Aortic Aneurysm

Arteries are muscular blood vessels that carry oxygen-rich blood throughout the body.  The aorta is the largest artery, extending from the heart to the lower abdomen. 

An aortic aneurysm is an abnormal swelling or "bubble" caused by a weakness in the aorta's muscle layer.  The typical aortic aneurysm is small at first.  Over time, the constant pressure in the aorta distends the aneurysm into a balloon-like bulge.

The ultimate risk of an aortic aneurysm is rupture, however not every aortic aneurysm is destined to rupture.  Some are small and only grow slowly.  They may be monitored with ultrasound every six, twelve or twenty four months - depending on aneurysm size.  Others may already be quite large when detected or may grow rapidly.

The normal aorta is around 20 - 25mm in diameter.  The threshold for intervention / surgery for an aneursymal aorta is 50mm.

We offer a full aneurysm service of detection, monitoring and repair.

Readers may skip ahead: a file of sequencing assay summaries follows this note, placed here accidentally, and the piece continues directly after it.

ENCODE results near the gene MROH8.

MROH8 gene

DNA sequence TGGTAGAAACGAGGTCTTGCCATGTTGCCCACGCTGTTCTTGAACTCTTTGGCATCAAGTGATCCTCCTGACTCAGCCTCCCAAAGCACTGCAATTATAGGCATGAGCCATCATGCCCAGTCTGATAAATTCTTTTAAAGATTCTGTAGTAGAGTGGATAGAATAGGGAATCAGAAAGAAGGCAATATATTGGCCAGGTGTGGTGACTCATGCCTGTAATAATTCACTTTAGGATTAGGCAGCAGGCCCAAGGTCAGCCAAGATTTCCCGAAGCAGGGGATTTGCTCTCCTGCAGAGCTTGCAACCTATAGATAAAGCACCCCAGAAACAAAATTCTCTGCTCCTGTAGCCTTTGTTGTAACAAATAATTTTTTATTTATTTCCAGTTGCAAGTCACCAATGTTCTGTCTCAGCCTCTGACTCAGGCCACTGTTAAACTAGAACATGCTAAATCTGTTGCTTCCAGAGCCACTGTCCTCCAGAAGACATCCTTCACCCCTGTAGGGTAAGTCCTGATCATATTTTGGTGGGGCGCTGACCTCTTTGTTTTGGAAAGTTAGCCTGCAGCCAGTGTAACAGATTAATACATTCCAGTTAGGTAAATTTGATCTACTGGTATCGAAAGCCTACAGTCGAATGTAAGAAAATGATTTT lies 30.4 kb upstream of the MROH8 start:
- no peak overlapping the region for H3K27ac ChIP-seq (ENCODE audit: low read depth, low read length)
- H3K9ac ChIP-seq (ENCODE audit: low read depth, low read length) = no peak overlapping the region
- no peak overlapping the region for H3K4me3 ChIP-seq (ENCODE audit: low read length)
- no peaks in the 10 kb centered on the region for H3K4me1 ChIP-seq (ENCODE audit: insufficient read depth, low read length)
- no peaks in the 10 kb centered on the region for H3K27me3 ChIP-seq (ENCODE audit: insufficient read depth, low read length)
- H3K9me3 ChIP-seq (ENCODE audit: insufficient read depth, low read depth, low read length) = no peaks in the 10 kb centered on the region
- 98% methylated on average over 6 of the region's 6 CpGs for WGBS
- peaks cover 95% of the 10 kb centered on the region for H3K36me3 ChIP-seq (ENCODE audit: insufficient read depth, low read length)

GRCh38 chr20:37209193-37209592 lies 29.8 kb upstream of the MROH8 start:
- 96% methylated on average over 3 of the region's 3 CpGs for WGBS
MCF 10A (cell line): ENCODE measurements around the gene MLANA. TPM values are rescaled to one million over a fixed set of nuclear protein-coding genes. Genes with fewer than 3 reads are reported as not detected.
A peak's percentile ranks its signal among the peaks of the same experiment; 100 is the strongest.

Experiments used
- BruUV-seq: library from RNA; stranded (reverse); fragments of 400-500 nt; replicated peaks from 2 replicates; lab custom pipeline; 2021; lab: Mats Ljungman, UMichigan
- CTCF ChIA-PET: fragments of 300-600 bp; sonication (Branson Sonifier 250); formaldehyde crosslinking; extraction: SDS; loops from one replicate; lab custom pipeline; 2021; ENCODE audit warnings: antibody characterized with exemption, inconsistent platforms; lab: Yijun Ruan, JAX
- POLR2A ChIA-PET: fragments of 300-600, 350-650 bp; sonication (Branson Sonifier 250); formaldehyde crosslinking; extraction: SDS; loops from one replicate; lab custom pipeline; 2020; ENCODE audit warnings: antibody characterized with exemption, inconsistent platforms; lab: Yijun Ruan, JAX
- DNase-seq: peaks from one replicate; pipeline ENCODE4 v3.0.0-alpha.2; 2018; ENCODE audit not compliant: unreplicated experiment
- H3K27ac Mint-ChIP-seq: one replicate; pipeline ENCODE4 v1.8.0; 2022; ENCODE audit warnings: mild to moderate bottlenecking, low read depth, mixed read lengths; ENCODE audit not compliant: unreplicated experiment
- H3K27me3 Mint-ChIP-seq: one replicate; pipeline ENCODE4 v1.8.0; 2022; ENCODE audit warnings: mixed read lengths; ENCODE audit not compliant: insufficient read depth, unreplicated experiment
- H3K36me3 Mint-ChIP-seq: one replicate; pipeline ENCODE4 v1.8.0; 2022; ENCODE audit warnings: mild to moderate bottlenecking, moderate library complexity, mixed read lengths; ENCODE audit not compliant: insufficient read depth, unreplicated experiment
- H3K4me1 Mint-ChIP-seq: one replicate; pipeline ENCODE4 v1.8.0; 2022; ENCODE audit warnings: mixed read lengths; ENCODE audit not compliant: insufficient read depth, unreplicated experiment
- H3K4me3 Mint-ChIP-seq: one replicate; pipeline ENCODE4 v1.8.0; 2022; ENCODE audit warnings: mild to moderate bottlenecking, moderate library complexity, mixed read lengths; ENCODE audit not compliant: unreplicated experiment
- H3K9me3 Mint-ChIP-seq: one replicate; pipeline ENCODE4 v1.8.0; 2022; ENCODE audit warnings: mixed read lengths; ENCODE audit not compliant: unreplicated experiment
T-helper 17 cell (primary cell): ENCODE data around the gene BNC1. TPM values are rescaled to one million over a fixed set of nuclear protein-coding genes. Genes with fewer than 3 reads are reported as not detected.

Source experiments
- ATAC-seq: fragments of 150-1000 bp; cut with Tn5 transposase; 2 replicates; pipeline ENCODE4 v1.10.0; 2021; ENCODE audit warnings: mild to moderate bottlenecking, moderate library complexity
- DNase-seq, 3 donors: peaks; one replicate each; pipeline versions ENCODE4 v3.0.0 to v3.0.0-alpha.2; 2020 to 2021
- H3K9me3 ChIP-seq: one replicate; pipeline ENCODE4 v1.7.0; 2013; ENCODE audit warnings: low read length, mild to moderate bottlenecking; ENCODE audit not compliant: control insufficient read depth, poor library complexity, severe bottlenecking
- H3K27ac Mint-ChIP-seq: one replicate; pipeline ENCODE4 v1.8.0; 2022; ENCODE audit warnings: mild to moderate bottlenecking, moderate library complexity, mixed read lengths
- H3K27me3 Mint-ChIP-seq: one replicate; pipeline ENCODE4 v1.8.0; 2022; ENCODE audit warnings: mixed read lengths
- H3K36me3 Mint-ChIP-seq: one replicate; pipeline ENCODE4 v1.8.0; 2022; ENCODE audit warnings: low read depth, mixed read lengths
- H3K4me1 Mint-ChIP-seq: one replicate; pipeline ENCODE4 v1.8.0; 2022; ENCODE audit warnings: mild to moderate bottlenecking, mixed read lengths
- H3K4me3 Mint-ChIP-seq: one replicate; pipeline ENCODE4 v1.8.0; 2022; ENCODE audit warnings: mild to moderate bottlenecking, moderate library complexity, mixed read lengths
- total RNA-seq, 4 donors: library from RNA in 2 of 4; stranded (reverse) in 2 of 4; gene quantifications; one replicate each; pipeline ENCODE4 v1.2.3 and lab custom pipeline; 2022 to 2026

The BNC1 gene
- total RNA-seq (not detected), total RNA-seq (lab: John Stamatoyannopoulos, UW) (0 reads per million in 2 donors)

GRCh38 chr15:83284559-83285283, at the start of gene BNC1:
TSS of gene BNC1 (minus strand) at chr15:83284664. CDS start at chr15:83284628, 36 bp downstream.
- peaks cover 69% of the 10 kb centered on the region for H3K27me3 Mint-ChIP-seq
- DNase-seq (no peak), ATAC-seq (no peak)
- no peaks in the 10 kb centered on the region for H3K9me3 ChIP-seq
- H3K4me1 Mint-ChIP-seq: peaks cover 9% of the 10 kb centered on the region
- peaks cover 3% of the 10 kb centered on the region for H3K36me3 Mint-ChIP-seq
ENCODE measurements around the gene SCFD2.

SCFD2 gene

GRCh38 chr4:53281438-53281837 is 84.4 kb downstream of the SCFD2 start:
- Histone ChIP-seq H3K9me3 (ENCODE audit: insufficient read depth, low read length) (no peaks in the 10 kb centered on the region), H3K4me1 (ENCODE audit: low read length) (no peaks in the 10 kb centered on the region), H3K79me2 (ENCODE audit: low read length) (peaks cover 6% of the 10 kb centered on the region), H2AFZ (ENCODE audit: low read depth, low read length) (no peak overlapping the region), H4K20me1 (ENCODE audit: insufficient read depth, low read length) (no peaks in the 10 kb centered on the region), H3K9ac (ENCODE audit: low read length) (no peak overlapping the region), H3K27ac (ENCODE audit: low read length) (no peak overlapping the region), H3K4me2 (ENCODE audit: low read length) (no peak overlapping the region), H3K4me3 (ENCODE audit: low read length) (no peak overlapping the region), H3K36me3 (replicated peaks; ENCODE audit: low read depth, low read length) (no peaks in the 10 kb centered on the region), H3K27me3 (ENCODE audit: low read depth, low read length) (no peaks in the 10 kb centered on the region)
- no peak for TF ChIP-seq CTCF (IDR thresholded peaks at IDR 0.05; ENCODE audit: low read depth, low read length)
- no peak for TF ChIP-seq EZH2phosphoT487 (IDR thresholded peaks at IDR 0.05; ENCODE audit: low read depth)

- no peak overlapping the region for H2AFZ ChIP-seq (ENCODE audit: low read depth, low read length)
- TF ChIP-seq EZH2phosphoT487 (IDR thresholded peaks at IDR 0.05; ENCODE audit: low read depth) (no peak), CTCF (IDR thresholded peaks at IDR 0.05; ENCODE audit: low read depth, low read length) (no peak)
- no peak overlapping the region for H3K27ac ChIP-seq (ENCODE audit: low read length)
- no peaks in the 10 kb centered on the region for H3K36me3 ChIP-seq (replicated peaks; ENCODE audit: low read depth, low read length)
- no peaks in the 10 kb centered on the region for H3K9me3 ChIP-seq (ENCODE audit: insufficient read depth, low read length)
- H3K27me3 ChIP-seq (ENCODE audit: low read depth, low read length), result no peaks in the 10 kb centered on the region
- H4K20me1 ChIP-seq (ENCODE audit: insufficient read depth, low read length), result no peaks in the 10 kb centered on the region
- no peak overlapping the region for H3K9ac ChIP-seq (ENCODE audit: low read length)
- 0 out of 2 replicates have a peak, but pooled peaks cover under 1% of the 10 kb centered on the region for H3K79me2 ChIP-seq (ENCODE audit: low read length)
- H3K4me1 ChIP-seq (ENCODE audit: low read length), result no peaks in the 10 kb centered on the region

Once an aneurysm reaches the threshold for intervention, or if other factors indicate intervention - our surgeon will perform an endovascular aortic repair (EVAR), placing a stent graft into the aorta to reinforce the wall.  This will then be monitored these post surgery with ultrasound for a period of two years, to fully ensure the durability of the result.

There is a strong familial link with aneurysmic disease.  So if you have a family history of aneurysm, it is important to have your aorta checked. 

Set your mind at ease and book to see our surgeon.